Globe Local


Estimated cost of new Arlington High School lowered to $291 million

The estimated cost of building a new Arlington High School is now $291 million, according to a town panel.
Joanne Rathe/Globe Staff/File
The estimated cost of building a new Arlington High School is now $291 million, according to a town panel.

An Arlington panel recently agreed to a $291 million estimated cost for the town’s proposed new high school, a $17 million reduction from the original estimate.

The high school building committee voted Feb. 5 to submit the revised cost figure to the Massachusetts School Building Authority as part of the schematic design for the project that it is now finalizing, according to Town Manager Adam Chapdelaine.

The MSBA board is expected to vote in April on whether to approve the design and help fund the project, which calls for construction of a new 415,200-square-foot school on the Massachusetts Avenue site of the existing one.


When the town completed a feasibility study for the project last June, the cost was estimated at $308 million.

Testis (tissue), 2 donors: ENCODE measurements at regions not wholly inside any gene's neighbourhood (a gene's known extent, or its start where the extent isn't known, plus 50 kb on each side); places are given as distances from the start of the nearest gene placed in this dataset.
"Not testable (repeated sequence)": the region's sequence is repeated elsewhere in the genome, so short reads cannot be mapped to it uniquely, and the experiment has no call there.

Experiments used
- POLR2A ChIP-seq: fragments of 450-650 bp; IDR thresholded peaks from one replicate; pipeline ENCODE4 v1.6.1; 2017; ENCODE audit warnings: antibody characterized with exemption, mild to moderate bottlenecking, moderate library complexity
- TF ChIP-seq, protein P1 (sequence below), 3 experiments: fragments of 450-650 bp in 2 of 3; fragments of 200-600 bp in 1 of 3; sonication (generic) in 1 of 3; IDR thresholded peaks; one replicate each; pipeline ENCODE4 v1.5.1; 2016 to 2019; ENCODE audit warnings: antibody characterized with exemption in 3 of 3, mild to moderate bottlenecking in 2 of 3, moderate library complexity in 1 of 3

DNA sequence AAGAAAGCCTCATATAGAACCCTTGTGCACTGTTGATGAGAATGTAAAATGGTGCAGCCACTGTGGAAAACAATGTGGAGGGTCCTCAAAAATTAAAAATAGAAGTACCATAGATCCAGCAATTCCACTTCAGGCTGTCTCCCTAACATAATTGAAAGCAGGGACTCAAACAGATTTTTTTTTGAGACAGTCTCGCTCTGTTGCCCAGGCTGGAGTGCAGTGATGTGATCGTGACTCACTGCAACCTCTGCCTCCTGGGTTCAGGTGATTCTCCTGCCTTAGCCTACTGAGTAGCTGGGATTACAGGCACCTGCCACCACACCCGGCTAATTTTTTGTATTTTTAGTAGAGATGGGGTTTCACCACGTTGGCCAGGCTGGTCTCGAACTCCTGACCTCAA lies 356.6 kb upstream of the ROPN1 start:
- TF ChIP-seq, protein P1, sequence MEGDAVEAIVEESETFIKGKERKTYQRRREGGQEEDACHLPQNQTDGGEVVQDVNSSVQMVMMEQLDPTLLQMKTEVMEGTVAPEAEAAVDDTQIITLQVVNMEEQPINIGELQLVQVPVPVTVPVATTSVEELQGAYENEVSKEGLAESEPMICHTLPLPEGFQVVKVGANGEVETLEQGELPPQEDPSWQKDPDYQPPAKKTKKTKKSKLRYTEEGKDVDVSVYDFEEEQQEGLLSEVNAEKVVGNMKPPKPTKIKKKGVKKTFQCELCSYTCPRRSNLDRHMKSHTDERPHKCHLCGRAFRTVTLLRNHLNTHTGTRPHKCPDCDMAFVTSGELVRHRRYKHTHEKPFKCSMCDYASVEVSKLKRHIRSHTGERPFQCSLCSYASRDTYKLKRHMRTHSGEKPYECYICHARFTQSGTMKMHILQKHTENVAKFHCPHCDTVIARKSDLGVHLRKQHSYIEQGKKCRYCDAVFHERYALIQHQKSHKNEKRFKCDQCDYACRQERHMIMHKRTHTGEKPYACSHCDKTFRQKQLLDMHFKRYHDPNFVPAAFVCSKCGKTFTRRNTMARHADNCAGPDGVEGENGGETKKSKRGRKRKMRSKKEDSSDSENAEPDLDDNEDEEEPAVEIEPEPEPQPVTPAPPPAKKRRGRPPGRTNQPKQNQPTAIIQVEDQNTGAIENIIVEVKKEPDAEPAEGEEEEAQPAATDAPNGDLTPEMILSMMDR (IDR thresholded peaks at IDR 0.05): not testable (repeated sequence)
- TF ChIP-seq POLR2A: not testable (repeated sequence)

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As a result of additional design work, site analysis, and decisions to relocate several town offices now housed at the high school, the town lowered the cost estimate to $299 million in January. The building committee since then was able to trim another $8 million from the project budget.

If the MSBA approves funding at the April meeting, the town will hold a special election, expected in June, to take up a proposed debt exclusion — a tax increase for the number of years it takes to repay the debt — for the town’s share of the project. Town Meeting also will have to approve the spending.

Town officials estimate the debt exclusion would add about $800 to the annual tax bill for the average single-family home assessed at $752,000.

Town officials say a new school is necessary to accommodate increasing enrollment and address a deteriorating building that no longer meets educational requirements


In 2013, the New England Association of Schools and Colleges placed the high school on warning status for its accreditation, citing inadequate classrooms, science labs, and technology infrastructure.

John Laidler can be reached at